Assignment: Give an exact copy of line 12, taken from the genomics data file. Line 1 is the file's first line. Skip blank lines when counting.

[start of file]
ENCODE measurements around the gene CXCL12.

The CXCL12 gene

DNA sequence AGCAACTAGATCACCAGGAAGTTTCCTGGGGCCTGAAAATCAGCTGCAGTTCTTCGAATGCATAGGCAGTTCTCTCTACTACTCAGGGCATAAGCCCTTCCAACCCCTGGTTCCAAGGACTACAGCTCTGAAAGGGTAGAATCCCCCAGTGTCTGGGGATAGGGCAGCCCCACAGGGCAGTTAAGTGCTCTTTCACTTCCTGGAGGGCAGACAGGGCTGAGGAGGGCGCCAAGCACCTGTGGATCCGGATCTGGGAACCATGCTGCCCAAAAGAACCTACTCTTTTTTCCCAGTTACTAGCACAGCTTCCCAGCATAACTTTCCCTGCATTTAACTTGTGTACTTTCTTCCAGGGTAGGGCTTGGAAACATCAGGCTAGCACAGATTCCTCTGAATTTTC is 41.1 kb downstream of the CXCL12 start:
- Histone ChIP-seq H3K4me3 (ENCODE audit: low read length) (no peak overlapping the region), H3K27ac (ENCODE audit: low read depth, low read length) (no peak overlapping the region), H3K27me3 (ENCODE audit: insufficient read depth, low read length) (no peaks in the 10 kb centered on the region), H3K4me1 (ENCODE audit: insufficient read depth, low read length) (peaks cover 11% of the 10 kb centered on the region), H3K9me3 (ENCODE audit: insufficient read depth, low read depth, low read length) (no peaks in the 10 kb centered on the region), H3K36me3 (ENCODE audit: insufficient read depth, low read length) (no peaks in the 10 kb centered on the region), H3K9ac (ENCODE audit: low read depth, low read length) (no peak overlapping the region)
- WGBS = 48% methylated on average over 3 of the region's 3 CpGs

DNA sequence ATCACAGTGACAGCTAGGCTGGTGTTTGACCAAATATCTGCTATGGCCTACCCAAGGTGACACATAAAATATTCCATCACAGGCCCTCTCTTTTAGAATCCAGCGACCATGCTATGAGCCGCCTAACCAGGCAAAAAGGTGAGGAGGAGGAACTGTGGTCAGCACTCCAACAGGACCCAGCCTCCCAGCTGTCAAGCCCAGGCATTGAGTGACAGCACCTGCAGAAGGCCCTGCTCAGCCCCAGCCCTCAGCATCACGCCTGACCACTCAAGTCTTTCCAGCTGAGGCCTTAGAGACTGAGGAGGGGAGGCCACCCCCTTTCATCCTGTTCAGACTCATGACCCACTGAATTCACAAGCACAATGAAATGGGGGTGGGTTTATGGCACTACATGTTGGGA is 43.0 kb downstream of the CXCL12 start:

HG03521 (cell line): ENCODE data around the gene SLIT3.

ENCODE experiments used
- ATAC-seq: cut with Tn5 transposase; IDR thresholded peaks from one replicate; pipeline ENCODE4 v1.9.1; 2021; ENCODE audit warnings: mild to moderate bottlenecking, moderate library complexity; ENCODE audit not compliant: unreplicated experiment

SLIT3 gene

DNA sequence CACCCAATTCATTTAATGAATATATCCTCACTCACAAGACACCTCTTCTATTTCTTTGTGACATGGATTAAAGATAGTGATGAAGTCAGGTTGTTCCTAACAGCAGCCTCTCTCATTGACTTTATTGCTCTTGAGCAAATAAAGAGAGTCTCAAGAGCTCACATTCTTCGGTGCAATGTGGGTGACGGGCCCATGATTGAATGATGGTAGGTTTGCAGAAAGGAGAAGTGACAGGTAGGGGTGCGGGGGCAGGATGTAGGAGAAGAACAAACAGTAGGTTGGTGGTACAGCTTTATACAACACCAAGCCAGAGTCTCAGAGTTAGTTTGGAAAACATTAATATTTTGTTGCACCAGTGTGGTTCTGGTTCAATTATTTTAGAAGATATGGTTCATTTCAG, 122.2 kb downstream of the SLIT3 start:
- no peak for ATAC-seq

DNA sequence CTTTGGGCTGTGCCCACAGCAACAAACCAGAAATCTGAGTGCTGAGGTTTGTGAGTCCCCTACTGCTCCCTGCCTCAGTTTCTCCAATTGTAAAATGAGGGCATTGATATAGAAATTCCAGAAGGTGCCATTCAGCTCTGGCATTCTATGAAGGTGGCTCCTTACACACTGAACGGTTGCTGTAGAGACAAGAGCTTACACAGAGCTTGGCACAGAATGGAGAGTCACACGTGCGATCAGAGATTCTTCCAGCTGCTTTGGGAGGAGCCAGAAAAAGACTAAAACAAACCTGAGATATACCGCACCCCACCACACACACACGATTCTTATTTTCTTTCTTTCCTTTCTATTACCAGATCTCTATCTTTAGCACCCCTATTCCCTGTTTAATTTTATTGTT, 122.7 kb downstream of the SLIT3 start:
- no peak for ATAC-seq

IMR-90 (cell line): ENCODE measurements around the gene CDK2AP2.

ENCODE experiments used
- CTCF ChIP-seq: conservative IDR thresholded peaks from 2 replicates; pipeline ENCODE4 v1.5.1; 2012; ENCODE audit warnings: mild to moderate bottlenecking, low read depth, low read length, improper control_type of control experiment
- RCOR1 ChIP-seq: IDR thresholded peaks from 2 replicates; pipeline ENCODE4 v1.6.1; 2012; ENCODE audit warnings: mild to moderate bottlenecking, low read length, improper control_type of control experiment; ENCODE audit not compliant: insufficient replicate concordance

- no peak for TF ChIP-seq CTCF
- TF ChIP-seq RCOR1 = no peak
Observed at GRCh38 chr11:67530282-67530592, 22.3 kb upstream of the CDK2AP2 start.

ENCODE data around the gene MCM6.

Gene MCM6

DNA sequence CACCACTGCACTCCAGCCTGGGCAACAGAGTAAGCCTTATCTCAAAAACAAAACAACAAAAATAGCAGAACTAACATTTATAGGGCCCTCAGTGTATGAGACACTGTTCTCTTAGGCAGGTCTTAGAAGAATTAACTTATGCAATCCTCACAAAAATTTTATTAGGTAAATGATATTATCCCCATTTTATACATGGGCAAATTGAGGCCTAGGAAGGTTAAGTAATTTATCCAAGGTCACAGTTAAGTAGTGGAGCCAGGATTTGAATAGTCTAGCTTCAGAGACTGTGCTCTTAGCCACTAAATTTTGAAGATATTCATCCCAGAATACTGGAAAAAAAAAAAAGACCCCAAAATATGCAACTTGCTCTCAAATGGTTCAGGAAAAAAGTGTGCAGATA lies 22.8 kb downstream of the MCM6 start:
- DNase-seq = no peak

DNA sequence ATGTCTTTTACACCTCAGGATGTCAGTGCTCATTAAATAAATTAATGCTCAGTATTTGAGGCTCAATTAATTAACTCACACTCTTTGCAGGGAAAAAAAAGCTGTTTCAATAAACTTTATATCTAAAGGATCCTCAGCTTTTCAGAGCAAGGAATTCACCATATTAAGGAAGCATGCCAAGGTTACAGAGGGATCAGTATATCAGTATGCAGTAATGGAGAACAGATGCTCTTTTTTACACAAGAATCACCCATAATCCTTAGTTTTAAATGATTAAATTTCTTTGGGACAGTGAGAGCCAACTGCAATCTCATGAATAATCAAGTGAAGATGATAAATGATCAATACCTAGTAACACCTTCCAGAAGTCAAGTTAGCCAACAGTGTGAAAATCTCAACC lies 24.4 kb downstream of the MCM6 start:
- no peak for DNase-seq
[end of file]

- no peak for ATAC-seq